On a calm day in Bantry Bay, Ireland, last 16 August, a fishing trip ended in death by drowning for three of the four rod anglers on board the 30-ft fibre glass motor cruiser, Castaway. But out of every tragedy at sea lessons can be learned to prevent repeat disasters and the Castaway incident is no exception. It also shows that even highly experienced mariners are not immune to unsound behaviour at sea.
One of the victims, Mike Schmidt, the Castaway’s owner, was a master mariner and his friend, Wolfgang Schroder, was also a highly experienced seafarer. The third victim, 69-year old local farmer, Richard Harman, could not swim.
At the inquest on March 2, the sole survivor, 46-year old Eddie Dziato, from Connecticut, explained that all four were forced to jump overboard when flames engulfed the vessel after a day’s fishing during which, with the exception of Mr Harman, all had been drinking beer, wine, whiskey and rum and cokes. As they headed for home about 5 p.m. they noticed the boat was taking on water and so Mr Schmidt turned on three electrical bilge pumps but within 20 minutes they saw smoke coming from behind the instrument panel in the wheelhouse. They then saw flames and insulation material begin to melt.
Despite Mr Dziato using a fire extinguisher on the flames, they grew larger. The blaze created an effective barrier between the anglers and bow where the lifejackets were stored. As if to compensate for this, Mike Schmidt cut the boat’s fenders and threw them overboard as flotation devices. All four men entered the water as the intense heat grew unbearable but the fenders proved inadequate substitutes for lifejackets and Mr Dziato found Mike Schmidt floating face down. Shipwright, John Murphy, explained to the coroner, Frank O’Connell, that he had concerns about the vessel’s wiring after carrying out repairs on it three months earlier. He said he found several live wires exposed near a fuel tank and removed them, and noticed “untidy wiring” behind the wheelhouse instrument panel. He mentioned to Mr Schmidt that it should be dealt with “but I got no instructions. He told me he planned to sell the boat at the end of the season and would repair the wires later.” Mr Murphy also said Mr Schmidt told him some weeks later about a fire in the circuit board which had had repaired himself.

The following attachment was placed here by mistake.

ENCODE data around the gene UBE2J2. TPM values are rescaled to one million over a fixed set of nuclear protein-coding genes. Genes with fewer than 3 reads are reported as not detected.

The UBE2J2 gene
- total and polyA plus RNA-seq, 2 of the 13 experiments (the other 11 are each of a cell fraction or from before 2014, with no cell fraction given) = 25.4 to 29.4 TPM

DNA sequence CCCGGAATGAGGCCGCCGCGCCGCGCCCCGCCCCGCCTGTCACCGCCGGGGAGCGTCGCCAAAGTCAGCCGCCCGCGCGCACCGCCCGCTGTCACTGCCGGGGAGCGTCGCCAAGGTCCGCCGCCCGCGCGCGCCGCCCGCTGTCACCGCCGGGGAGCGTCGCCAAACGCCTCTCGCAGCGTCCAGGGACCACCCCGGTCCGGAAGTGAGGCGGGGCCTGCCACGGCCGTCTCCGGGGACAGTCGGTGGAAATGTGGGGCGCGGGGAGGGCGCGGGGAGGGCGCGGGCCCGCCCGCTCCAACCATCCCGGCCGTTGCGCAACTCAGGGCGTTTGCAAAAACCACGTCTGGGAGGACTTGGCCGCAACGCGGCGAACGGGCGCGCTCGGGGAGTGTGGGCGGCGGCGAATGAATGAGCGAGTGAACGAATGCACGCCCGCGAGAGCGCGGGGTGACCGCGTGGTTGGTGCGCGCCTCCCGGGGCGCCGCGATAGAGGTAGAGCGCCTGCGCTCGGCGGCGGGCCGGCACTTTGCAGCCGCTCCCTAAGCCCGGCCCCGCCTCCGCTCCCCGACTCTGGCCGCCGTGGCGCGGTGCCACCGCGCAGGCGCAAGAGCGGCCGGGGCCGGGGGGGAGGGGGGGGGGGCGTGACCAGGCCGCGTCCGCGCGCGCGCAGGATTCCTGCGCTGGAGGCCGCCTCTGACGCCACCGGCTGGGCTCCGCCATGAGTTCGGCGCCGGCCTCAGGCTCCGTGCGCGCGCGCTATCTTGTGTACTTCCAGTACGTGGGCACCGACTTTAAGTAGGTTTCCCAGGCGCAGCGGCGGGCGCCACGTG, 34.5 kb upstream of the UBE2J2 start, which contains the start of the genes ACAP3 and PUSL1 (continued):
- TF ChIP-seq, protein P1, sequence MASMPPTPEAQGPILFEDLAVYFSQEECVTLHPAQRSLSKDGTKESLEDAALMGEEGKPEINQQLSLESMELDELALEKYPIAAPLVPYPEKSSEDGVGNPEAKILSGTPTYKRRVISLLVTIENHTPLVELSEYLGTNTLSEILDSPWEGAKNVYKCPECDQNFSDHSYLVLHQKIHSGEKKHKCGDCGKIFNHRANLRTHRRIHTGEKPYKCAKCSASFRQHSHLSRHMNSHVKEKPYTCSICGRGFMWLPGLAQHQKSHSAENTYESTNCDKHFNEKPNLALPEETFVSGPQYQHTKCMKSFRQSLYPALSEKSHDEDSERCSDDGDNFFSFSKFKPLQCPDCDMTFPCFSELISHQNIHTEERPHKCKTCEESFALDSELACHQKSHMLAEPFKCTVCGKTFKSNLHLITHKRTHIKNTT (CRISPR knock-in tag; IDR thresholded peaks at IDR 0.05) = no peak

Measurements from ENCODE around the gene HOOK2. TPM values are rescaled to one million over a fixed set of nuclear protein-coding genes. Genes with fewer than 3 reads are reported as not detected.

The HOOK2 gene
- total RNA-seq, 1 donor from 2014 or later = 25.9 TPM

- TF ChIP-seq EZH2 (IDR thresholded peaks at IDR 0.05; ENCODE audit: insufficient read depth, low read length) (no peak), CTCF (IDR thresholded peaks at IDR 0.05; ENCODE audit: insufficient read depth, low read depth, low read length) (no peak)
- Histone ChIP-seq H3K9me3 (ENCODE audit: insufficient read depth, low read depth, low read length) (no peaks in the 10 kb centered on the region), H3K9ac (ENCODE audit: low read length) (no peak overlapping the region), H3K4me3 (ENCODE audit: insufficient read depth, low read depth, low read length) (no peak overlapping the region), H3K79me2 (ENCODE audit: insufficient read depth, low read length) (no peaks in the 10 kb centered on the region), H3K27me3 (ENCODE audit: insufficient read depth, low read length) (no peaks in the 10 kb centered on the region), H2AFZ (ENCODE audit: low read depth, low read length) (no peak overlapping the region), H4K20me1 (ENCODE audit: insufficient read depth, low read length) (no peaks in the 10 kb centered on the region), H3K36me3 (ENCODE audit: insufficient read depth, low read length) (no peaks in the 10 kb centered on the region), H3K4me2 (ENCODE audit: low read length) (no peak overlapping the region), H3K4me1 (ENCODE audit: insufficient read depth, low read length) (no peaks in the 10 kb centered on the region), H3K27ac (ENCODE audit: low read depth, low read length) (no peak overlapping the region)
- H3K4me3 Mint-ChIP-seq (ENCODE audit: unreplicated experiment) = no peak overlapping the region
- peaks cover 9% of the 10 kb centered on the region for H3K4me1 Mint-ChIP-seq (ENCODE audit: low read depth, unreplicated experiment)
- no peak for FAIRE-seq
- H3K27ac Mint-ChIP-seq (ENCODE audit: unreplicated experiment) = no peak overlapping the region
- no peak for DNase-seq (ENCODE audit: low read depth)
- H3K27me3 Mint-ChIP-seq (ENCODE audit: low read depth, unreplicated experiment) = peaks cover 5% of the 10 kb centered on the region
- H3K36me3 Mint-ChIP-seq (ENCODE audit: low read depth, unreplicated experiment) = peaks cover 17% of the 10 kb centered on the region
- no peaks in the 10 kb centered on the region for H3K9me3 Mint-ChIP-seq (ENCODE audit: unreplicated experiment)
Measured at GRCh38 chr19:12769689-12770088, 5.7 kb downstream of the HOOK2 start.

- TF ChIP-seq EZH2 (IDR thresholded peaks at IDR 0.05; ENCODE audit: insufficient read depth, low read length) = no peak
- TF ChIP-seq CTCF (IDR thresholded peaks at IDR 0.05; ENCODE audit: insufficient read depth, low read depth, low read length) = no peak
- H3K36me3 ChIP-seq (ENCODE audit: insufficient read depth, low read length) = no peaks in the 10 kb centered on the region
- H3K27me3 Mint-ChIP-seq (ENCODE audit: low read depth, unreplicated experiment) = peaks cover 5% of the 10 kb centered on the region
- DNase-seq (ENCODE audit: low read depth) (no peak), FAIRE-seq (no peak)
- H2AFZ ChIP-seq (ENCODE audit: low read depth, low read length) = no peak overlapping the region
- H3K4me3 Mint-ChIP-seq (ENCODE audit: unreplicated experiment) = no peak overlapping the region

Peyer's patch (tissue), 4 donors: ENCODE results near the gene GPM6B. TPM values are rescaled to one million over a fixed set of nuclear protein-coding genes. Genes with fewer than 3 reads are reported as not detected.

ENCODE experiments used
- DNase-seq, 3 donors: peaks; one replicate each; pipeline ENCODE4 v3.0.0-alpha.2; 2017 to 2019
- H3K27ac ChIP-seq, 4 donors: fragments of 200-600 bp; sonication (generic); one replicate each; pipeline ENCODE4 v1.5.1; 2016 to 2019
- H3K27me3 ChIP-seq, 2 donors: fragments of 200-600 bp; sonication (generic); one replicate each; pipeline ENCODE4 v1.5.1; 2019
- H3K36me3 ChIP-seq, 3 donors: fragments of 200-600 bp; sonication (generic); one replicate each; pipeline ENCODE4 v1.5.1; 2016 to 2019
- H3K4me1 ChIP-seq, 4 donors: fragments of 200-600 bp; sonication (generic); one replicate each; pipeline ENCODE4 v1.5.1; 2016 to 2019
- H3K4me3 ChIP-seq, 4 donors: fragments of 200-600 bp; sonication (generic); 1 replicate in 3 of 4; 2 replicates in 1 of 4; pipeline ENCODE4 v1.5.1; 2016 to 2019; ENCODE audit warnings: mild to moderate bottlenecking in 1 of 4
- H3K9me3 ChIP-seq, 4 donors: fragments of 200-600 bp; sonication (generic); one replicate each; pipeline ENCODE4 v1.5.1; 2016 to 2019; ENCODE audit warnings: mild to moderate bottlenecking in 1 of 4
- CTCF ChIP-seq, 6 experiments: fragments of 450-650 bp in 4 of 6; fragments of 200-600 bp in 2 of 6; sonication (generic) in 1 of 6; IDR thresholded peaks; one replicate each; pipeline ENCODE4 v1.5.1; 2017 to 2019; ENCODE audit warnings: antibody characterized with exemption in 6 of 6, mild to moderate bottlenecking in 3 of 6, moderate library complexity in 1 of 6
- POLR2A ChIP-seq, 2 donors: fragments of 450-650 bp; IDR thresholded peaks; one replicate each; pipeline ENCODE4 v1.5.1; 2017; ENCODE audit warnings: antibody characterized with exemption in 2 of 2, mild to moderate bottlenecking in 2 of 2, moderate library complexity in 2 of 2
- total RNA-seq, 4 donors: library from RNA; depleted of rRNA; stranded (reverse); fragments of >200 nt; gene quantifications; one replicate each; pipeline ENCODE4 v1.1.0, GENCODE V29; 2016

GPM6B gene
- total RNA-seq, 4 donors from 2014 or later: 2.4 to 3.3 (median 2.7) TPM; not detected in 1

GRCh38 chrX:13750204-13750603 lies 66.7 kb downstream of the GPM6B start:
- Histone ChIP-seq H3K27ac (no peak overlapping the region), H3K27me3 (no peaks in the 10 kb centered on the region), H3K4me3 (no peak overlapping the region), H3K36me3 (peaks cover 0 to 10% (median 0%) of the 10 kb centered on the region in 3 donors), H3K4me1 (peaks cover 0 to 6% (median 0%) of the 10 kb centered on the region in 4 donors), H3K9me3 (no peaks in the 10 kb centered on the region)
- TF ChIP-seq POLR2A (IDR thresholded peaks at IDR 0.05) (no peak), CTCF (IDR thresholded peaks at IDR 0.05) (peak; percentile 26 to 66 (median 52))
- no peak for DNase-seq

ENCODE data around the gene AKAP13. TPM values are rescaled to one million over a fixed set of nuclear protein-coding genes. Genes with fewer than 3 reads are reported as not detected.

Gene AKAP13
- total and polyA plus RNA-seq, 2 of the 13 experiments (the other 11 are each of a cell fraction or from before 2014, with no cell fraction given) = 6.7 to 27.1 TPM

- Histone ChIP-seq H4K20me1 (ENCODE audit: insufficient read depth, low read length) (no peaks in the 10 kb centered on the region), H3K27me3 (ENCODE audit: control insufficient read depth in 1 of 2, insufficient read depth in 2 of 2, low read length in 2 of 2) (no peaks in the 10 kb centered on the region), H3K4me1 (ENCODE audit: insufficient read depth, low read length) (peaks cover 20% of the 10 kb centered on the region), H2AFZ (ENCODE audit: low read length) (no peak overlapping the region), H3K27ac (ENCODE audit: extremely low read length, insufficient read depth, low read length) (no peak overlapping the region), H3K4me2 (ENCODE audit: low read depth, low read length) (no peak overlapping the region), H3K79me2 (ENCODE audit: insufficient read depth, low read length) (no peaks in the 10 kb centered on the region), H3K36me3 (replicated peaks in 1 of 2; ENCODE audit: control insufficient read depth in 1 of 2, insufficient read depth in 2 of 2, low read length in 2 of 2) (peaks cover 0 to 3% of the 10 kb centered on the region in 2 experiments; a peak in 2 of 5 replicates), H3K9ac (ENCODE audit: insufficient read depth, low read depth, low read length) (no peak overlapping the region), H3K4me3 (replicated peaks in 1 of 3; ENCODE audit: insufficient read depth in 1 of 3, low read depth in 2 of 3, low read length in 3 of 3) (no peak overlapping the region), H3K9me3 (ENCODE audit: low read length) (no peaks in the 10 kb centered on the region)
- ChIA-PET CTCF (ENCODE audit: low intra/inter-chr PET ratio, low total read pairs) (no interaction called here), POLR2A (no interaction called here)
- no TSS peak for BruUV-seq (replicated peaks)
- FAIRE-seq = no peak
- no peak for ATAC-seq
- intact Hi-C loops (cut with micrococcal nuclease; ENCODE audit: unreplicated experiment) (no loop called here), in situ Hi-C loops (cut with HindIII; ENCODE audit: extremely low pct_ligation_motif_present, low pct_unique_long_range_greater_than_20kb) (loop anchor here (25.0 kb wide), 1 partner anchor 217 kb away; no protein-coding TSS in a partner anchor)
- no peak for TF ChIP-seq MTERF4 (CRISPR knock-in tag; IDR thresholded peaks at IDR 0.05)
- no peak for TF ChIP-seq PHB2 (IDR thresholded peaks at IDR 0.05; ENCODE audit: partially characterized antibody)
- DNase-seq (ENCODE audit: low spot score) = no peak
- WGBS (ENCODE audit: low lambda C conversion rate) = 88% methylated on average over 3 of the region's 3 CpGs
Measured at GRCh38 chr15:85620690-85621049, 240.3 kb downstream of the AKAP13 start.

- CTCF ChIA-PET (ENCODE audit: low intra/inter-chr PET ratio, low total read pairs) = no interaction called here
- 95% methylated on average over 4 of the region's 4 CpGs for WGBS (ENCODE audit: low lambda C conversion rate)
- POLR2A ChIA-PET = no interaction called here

Mr Murphy went on to explain that he was concerned about the state of the boat but felt it was seaworthy and that Mr Schmidt was competent to deal with it. But he admitted that he would not have put to sea in it himself, adding that an electrical overload behind the instrument panel was the most likely cause of the fire. The coroner returned a verdict of accidental death.
Fire at sea is probably every captain’s worst nightmare. It behoves every pleasure boat owner with electrical wiring on board, therefore, to ensure that the wiring is in a good condition. Electrical problems are a common cause of fires and are said to account for a quarter of all UK warehouse fires. Boat owners could improve their fire recovery chances by having more than one fire extinguisher of the right kind. A rethink may also be needed on storage locations for lifejackets on pleasure craft that fall within certain parameters. A more sensible stowage place would be in cupboards under seating outside the cabins. The best practice is, of course, to wear the jackets at sea, but many professional fishermen continue to ignore that advice even though the latest models are far less restrictive and less likely to snag on shifting tackle during rough seas.
As for alcohol consumed at sea, this should always be avoided, especially by the captain. Excessive alcohol on merchantmen is still a major safety hazard and can contribute to environmental catastrophes, like the Exxon Valdez oil tanker grounding in Alaska. Last, but perhaps not least, all pleasure boat users should know how to swim.